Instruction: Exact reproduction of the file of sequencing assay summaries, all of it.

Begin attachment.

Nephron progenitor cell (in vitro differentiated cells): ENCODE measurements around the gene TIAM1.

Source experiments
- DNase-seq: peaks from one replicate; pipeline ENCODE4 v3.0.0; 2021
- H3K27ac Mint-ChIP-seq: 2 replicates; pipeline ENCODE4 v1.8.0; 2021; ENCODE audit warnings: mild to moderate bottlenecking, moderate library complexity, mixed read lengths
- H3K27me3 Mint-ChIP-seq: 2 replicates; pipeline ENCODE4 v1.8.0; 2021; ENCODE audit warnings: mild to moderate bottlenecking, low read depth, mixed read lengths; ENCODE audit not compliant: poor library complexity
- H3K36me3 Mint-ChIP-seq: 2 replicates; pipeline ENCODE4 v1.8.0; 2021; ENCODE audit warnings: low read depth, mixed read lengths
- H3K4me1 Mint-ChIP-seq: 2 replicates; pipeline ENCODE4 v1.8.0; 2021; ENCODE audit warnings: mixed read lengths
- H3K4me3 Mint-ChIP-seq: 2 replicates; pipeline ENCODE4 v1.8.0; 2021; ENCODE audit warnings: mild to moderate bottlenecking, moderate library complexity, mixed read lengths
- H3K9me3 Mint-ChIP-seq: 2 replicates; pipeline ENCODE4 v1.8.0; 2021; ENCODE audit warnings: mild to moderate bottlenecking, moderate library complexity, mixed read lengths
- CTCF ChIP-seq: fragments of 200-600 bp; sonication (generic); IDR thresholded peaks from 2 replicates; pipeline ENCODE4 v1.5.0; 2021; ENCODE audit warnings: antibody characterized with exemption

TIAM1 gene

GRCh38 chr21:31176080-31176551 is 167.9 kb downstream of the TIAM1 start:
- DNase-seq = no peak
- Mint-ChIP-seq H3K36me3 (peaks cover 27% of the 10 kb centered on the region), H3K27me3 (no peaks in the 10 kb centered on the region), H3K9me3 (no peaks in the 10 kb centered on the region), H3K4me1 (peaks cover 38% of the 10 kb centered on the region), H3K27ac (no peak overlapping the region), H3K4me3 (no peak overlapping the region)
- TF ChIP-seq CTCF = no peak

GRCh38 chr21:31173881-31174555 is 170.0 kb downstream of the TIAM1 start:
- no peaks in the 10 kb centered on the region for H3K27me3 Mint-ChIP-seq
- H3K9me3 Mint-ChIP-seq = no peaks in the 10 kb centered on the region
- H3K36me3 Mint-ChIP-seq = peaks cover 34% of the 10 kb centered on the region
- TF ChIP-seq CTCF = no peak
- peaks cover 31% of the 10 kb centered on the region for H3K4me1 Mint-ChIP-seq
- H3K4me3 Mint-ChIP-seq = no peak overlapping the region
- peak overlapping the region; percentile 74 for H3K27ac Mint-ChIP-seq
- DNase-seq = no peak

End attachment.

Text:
Nephron progenitor cell (in vitro differentiated cells): ENCODE measurements around the gene TIAM1.

Source experiments
- DNase-seq: peaks from one replicate; pipeline ENCODE4 v3.0.0; 2021
- H3K27ac Mint-ChIP-seq: 2 replicates; pipeline ENCODE4 v1.8.0; 2021; ENCODE audit warnings: mild to moderate bottlenecking, moderate library complexity, mixed read lengths
- H3K27me3 Mint-ChIP-seq: 2 replicates; pipeline ENCODE4 v1.8.0; 2021; ENCODE audit warnings: mild to moderate bottlenecking, low read depth, mixed read lengths; ENCODE audit not compliant: poor library complexity
- H3K36me3 Mint-ChIP-seq: 2 replicates; pipeline ENCODE4 v1.8.0; 2021; ENCODE audit warnings: low read depth, mixed read lengths
- H3K4me1 Mint-ChIP-seq: 2 replicates; pipeline ENCODE4 v1.8.0; 2021; ENCODE audit warnings: mixed read lengths
- H3K4me3 Mint-ChIP-seq: 2 replicates; pipeline ENCODE4 v1.8.0; 2021; ENCODE audit warnings: mild to moderate bottlenecking, moderate library complexity, mixed read lengths
- H3K9me3 Mint-ChIP-seq: 2 replicates; pipeline ENCODE4 v1.8.0; 2021; ENCODE audit warnings: mild to moderate bottlenecking, moderate library complexity, mixed read lengths
- CTCF ChIP-seq: fragments of 200-600 bp; sonication (generic); IDR thresholded peaks from 2 replicates; pipeline ENCODE4 v1.5.0; 2021; ENCODE audit warnings: antibody characterized with exemption

TIAM1 gene

GRCh38 chr21:31176080-31176551 is 167.9 kb downstream of the TIAM1 start:
- DNase-seq = no peak
- Mint-ChIP-seq H3K36me3 (peaks cover 27% of the 10 kb centered on the region), H3K27me3 (no peaks in the 10 kb centered on the region), H3K9me3 (no peaks in the 10 kb centered on the region), H3K4me1 (peaks cover 38% of the 10 kb centered on the region), H3K27ac (no peak overlapping the region), H3K4me3 (no peak overlapping the region)
- TF ChIP-seq CTCF = no peak

GRCh38 chr21:31173881-31174555 is 170.0 kb downstream of the TIAM1 start:
- no peaks in the 10 kb centered on the region for H3K27me3 Mint-ChIP-seq
- H3K9me3 Mint-ChIP-seq = no peaks in the 10 kb centered on the region
- H3K36me3 Mint-ChIP-seq = peaks cover 34% of the 10 kb centered on the region
- TF ChIP-seq CTCF = no peak
- peaks cover 31% of the 10 kb centered on the region for H3K4me1 Mint-ChIP-seq
- H3K4me3 Mint-ChIP-seq = no peak overlapping the region
- peak overlapping the region; percentile 74 for H3K27ac Mint-ChIP-seq
- DNase-seq = no peak